The inherent worth of all human beings<p>Human dignity is the inherent worth of each individual human being. Recognizing human dignity means respecting human beings' special value—value that sets us apart from other animals; value that is intrinsic and cannot be lost.</p> <p>Liberalism—the broad political philosophy that organizes society around liberty, justice, and equality—is rooted in the idea of human dignity. Liberalism assumes each of our lives, plans, and preferences have some unimpeachable value, not because of any objective evaluation or contribution to a greater good, but simply because they belong to a human being. We are human, and therefore deserving of a baseline level of respect. </p> <p>Because so many of us take human dignity for granted—just a fact of our humanness—it's usually only when someone's dignity is ignored or violated that we feel compelled to talk about it. </p> <p>But human dignity means more than the absence of violence, discrimination, and authoritarianism. It means giving individuals the freedom to pursue their own happiness and purpose—a freedom that can be hampered by restrictive social institutions or the tyranny of the majority. The liberal ideal of the good society is not just peaceful but also pluralistic: It is a society in which we respect others' right to think and live differently than we do.</p>
From the 19th century to today<p>With <a href="https://books.google.com/ngrams/graph?year_start=1800&year_end=2019&content=human+dignity&corpus=26&smoothing=3&direct_url=t1%3B%2Chuman%20dignity%3B%2Cc0" target="_blank" rel="noopener noreferrer">Google Books Ngram Viewer</a>, we can chart mentions of human dignity from 1800-2019.</p><img type="lazy-image" data-runner-src="https://assets.rebelmouse.io/eyJhbGciOiJIUzI1NiIsInR5cCI6IkpXVCJ9.eyJpbWFnZSI6Imh0dHBzOi8vYXNzZXRzLnJibC5tcy8yNDg0ODU0My9vcmlnaW4ucG5nIiwiZXhwaXJlc19hdCI6MTY1MTUwMzE4MX0.bu0D_0uQuyNLyJjfRESNhu7twkJ5nxu8pQtfa1w3hZs/img.png?width=980" id="7ef38" class="rm-shortcode" data-rm-shortcode-id="9974c7bef3812fcb36858f325889e3c6" data-rm-shortcode-name="rebelmouse-image" />
American novelist, writer, playwright, poet, essayist and civil rights activist James Baldwin at his home in Saint-Paul-de-Vence, southern France, on November 6, 1979.
Credit: Ralph Gatti/AFP via Getty Images
The future of dignity<p>Around the world, people are still working toward the full and equal recognition of human dignity. Every year, new speeches and writings help us understand what dignity is—not only what it looks like when dignity is violated but also what it looks like when dignity is honored. In his posthumous essay, Congressman Lewis wrote, "When historians pick up their pens to write the story of the 21st century, let them say that it was your generation who laid down the heavy burdens of hate at last and that peace finally triumphed over violence, aggression and war."</p> <p>The more we talk about human dignity, the better we understand it. And the sooner we can make progress toward a shared vision of peace, freedom, and mutual respect for all. </p>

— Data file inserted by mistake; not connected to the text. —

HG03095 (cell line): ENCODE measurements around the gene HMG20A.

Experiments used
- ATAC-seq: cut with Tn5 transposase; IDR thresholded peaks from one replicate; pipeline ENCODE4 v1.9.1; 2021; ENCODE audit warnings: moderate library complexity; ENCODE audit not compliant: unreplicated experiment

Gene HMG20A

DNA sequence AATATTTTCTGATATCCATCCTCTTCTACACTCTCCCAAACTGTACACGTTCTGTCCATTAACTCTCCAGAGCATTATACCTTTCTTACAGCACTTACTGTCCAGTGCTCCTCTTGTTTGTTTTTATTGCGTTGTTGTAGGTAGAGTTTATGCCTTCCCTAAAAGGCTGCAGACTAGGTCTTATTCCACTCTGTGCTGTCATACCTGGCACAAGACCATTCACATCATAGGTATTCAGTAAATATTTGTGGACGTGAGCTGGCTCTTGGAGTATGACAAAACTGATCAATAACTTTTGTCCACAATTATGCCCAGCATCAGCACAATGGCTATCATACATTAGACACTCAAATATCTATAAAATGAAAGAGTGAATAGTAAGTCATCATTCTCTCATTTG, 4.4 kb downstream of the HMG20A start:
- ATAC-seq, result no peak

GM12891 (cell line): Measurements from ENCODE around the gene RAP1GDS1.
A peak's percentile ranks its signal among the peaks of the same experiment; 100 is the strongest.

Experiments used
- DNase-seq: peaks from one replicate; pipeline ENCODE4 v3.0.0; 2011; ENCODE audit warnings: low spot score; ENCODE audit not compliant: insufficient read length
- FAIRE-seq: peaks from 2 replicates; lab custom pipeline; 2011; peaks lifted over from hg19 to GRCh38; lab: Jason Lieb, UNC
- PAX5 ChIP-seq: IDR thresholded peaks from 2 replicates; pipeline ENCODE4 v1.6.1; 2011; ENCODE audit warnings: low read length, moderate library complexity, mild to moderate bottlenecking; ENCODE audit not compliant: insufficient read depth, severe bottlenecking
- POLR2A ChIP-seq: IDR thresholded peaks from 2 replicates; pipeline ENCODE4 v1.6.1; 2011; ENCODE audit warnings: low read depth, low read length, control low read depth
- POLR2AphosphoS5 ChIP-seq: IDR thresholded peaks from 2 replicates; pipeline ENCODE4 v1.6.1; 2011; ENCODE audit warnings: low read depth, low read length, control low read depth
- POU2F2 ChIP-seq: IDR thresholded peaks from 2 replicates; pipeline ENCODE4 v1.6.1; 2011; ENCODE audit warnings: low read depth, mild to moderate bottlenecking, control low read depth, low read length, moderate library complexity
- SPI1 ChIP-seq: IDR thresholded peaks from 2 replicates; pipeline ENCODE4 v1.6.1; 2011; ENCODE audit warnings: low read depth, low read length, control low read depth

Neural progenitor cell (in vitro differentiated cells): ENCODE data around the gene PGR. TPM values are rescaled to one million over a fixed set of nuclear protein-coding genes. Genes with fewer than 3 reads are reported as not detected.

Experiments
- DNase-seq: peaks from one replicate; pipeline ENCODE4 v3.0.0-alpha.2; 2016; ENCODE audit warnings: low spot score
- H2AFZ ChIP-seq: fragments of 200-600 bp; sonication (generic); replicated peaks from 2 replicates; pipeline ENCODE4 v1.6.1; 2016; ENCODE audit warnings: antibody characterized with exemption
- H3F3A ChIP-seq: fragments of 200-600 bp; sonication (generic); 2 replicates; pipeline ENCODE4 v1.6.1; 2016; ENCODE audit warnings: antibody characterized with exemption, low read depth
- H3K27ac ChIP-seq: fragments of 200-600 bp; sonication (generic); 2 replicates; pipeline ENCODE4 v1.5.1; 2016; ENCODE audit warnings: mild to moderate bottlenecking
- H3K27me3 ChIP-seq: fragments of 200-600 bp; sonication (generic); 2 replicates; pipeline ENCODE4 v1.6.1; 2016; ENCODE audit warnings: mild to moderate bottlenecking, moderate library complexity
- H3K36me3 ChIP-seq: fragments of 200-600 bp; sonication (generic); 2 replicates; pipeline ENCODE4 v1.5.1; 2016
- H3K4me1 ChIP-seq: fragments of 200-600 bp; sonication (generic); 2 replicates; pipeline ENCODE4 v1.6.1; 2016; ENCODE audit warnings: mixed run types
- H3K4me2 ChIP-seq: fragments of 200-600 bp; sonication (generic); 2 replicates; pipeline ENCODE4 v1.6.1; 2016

With just a few strategical tweaks, the Nazis could have won one of World War II's most decisive battles.
- The Battle of Britain is widely recognized as one of the most significant battles that occurred during World War II. It marked the first major victory of the Allied forces and shifted the tide of the war.
- Historians, however, have long debated the deciding factor in the British victory and German defeat.
- A new mathematical model took into account numerous alternative tactics that the German's could have made and found that just two tweaks stood between them and victory over Britain.
Two strategic blunders<p>Now, historians and mathematicians from York St. John University have collaborated to produce <a href="http://www-users.york.ac.uk/~nm15/bootstrapBoB%20AAMS.docx" target="_blank">a statistical model (docx download)</a> capable of calculating what the likely outcomes of the Battle of Britain would have been had the circumstances been different. </p><p>Would the German war effort have fared better had they not bombed Britain at all? What if Hitler had begun his bombing campaign earlier, even by just a few weeks? What if they had focused their targets on RAF airfields for the entire course of the battle? Using a statistical technique called weighted bootstrapping, the researchers studied these and other alternatives.</p><p>"The weighted bootstrap technique allowed us to model alternative campaigns in which the Luftwaffe prolongs or contracts the different phases of the battle and varies its targets," said co-author Dr. Jaime Wood in a <a href="https://www.york.ac.uk/news-and-events/news/2020/research/mathematicians-battle-britain-what-if-scenarios/" target="_blank">statement</a>. Based on the different strategic decisions that the German forces could have made, the researchers' model enabled them to predict the likelihood that the events of a given day of fighting would or would not occur.</p><p>"The Luftwaffe would only have been able to make the necessary bases in France available to launch an air attack on Britain in June at the earliest, so our alternative campaign brings forward the air campaign by three weeks," continued Wood. "We tested the impact of this and the other counterfactuals by varying the probabilities with which we choose individual days."</p><p>Ultimately, two strategic tweaks shifted the odds significantly towards the Germans' favor. Had the German forces started their campaign earlier in the year and had they consistently targeted RAF airfields, an Allied victory would have been extremely unlikely.</p><p>Say the odds of a British victory in the real-world Battle of Britain stood at 50-50 (there's no real way of knowing what the actual odds are, so we'll just have to select an arbitrary figure). If this were the case, changing the start date of the campaign and focusing only on airfields would have reduced British chances at victory to just 10 percent. Even if a British victory stood at 98 percent, these changes would have cut them down to just 34 percent.</p>
A tool for understanding history<p>This technique, said co-author Niall Mackay, "demonstrates just how finely-balanced the outcomes of some of the biggest moments of history were. Even when we use the actual days' events of the battle, make a small change of timing or emphasis to the arrangement of those days and things might have turned out very differently."</p><p>The researchers also claimed that their technique could be applied to other uncertain historical events. "Weighted bootstrapping can provide a natural and intuitive tool for historians to investigate unrealized possibilities, informing historical controversies and debates," said Mackay.</p><p>Using this technique, researchers can evaluate other what-ifs and gain insight into how differently influential events could have turned out if only the slightest things had changed. For now, at least, we can all be thankful that Hitler underestimated Britain's grit.</p>
We’ve mapped a million previously undiscovered galaxies beyond the Milky Way. Take the virtual tour here.
See the most detailed survey of the southern sky ever carried out using radio waves.
Astronomers have mapped about a million previously undiscovered galaxies beyond the Milky Way, in the most detailed survey of the southern sky ever carried out using radio waves.
A new study shows our planet is much closer to the supermassive black hole at the galaxy's center than previously estimated.
Arrows on this map show position and velocity data for the 224 objects utilized to model the Milky Way Galaxy. The solid black lines point to the positions of the spiral arms of the Galaxy. Colors reflect groups of objects that are part of the same arm, while the background is a simulation image.
Apple sold its first iPod in 2001, and six years later it introduced the iPhone, which ushered in a new era of personal technology.